Staff Editorial

Gov. Reynolds delivers a victory for voting in Iowa

Iowa Gov. Kim Reynolds reacts after signing an executive order granting convicted felons the right to vote during a sign
Iowa Gov. Kim Reynolds reacts after signing an executive order granting convicted felons the right to vote during a signing ceremony, Wednesday, Aug. 5, 2020, at the Statehouse in Des Moines, Iowa. (AP Photo/Charlie Neibergall)

As promised back in June, Gov. Kim Reynolds signed an executive order this week automatically restoring voting rights to thousands of felons who have completed their sentences in prison and on parole and probation. Iowa was the last state to require felons to individually petition the governor to gain their rights, a policy that disenfranchised tens of thousands of Iowans, including a disproportionate number of Black Iowans.

It’s good news after a long wait. Civil rights and civil liberties groups have been lobbying for felon voting rights restoration since 2011 when Reynolds’ Republican predecessor, Gov. Terry Branstad, rescinded a 2005 executive order automatically restoring voting rights.

To her credit, in 2019, Reynolds used her high-profile Condition of the State speech to call for a constitutional amendment restoring felon voting rights. It was part of Reynolds’ “second chance agenda” intended to help former offenders find a place in society.

But her amendment didn’t stand a chance in the GOP Legislature, particularly in the Iowa Senate, where it failed for two years to gain passage. Senators insisted voting rights be restored only to certain offenders and only after they fully paid restitution, a move that would have left low-income offenders off the voter rolls. Critics said it would amount to a poll tax.

Despite being unable to push lawmakers to act, Reynolds resisted restoring rights through an executive order. But that changed after thousands of Black Lives Matter protesters took to the streets and the Statehouse grounds in aftermath of the death of George Floyd at the hands of Minneapolis police. The felon voting issue was transformed from one among many Statehouse issues to a symbol of the systemic racism that permeates our criminal justice system.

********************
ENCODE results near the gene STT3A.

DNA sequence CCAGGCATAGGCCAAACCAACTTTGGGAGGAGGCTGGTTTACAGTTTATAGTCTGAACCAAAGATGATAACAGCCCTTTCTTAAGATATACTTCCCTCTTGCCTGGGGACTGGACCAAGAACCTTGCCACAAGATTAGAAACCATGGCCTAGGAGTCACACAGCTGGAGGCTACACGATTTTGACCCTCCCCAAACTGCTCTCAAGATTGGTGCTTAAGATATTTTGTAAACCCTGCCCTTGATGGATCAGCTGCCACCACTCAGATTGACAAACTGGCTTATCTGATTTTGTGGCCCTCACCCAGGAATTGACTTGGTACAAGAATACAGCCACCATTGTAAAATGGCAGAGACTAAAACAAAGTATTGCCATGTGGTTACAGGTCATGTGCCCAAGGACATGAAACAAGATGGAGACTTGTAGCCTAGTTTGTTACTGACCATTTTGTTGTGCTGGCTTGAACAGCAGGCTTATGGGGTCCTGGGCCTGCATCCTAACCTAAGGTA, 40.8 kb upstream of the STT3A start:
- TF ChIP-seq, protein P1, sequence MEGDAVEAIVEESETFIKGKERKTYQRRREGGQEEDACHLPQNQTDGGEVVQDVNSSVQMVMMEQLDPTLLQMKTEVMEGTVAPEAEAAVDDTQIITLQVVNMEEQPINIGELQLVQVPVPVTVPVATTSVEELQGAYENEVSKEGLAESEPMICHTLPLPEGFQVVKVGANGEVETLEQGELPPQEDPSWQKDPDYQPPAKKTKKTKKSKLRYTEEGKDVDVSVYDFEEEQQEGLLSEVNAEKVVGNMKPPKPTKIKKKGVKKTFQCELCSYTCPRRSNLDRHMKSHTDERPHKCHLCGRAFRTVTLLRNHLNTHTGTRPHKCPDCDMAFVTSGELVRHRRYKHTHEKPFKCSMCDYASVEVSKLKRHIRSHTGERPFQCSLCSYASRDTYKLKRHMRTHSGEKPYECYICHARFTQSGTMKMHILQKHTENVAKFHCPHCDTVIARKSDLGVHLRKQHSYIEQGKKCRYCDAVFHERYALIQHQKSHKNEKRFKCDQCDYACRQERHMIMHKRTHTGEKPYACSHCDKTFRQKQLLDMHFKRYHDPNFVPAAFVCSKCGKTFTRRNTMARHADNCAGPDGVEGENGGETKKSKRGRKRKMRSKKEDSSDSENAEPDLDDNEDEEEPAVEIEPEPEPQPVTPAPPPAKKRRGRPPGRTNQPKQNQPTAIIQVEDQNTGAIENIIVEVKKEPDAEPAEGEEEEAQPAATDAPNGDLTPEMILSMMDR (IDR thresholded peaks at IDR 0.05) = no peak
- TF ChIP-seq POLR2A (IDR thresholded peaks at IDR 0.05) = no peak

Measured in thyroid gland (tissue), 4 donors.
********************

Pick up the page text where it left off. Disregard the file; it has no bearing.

Black Lives Matter advocates who met with Reynolds and who chanted “Let them vote” in Capitol hallways pushed felon voting over the finish line. It’s a remarkable accomplishment for young organizers and activists who wouldn’t give up. In the words of the late U.S. Rep. John Lewis, they made “good trouble.”

Reynolds’ order does not require full payment of restitution, but it does restrict which felons receive automatic restoration. People convicted of the most serious sex crimes would not have their rights automatically restored. Nor would offenders convicted of crimes under Iowa Code chapter 707, including murder, attempted murder, homicide by vehicle and other crimes related to homicide.

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Now, less than two months before early balloting begins in Iowa, tens of thousands of Iowans will become eligible to take part in the 2020 election. We urge the secretary of state, county auditors and organizations who lobbied for voting rights to do all they can to make sure these new voters navigate the registration process and cast a ballot.

(319) 398-8262; editorial@thegazette.com

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